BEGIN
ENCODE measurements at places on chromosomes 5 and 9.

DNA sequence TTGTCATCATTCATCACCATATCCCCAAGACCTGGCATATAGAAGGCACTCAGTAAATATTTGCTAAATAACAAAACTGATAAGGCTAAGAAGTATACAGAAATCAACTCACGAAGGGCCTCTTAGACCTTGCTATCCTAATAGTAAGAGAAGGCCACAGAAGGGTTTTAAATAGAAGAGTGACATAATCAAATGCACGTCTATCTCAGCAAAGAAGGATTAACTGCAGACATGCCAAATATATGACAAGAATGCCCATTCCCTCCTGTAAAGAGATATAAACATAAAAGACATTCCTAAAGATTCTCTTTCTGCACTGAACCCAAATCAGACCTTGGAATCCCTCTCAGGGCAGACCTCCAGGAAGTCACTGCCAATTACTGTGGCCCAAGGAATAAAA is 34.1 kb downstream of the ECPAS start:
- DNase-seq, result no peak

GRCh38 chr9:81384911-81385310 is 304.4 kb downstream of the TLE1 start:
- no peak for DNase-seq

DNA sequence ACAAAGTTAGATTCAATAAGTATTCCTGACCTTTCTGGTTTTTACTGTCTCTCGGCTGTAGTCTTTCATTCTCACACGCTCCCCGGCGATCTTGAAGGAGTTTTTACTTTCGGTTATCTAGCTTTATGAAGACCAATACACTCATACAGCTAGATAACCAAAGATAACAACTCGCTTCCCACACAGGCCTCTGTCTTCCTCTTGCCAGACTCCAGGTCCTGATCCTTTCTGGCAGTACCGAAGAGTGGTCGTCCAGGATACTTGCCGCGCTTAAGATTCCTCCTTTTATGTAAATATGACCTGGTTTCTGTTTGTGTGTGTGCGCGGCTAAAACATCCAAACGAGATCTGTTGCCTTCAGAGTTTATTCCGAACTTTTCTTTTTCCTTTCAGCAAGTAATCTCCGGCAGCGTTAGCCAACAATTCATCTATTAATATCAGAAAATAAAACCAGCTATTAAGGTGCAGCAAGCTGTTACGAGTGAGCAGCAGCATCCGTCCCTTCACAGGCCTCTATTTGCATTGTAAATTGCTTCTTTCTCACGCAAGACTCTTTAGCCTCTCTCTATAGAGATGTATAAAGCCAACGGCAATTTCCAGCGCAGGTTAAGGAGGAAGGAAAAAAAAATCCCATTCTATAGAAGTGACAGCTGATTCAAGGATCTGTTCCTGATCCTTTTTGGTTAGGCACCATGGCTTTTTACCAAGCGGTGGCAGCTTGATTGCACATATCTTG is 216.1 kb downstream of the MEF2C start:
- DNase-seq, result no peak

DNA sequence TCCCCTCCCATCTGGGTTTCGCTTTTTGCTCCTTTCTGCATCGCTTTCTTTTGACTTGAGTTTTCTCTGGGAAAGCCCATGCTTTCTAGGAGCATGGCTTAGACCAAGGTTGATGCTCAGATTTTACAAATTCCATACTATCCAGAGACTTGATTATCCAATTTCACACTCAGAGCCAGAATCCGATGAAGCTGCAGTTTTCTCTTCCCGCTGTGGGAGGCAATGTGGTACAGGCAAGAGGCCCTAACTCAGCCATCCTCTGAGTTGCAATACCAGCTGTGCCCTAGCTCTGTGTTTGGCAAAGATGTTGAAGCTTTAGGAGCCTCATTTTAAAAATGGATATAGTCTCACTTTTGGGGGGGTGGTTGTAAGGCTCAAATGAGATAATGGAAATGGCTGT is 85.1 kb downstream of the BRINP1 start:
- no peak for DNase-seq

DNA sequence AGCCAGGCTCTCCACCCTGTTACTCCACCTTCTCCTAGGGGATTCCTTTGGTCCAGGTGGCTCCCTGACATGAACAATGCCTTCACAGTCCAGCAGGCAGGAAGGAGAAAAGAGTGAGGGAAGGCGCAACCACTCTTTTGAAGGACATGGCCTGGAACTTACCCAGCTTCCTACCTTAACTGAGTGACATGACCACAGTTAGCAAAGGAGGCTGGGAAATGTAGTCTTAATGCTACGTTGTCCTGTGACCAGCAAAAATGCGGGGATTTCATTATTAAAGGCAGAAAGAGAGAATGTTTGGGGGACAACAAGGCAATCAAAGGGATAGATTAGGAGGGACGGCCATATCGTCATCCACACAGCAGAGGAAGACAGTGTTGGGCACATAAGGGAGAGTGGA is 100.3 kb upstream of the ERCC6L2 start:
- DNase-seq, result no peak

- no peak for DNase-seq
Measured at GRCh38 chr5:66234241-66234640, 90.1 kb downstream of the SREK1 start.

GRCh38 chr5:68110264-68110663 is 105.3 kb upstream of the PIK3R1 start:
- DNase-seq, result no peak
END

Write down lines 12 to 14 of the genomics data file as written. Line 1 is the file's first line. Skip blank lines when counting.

- no peak for DNase-seq
Measured at GRCh38 chr5:66234241-66234640, 90.1 kb downstream of the SREK1 start.

GRCh38 chr5:68110264-68110663 is 105.3 kb upstream of the PIK3R1 start: